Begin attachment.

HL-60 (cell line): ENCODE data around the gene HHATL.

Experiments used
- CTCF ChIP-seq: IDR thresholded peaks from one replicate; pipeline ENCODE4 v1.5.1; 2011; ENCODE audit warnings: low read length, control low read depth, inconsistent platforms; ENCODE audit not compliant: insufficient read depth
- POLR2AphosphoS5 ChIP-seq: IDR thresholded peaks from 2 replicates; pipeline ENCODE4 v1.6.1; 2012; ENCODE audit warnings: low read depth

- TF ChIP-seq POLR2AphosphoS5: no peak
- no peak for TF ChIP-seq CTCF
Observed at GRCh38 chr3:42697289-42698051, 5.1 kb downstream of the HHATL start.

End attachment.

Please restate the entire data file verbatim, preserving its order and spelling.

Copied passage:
HL-60 (cell line): ENCODE data around the gene HHATL.

Experiments used
- CTCF ChIP-seq: IDR thresholded peaks from one replicate; pipeline ENCODE4 v1.5.1; 2011; ENCODE audit warnings: low read length, control low read depth, inconsistent platforms; ENCODE audit not compliant: insufficient read depth
- POLR2AphosphoS5 ChIP-seq: IDR thresholded peaks from 2 replicates; pipeline ENCODE4 v1.6.1; 2012; ENCODE audit warnings: low read depth

- TF ChIP-seq POLR2AphosphoS5: no peak
- no peak for TF ChIP-seq CTCF
Observed at GRCh38 chr3:42697289-42698051, 5.1 kb downstream of the HHATL start.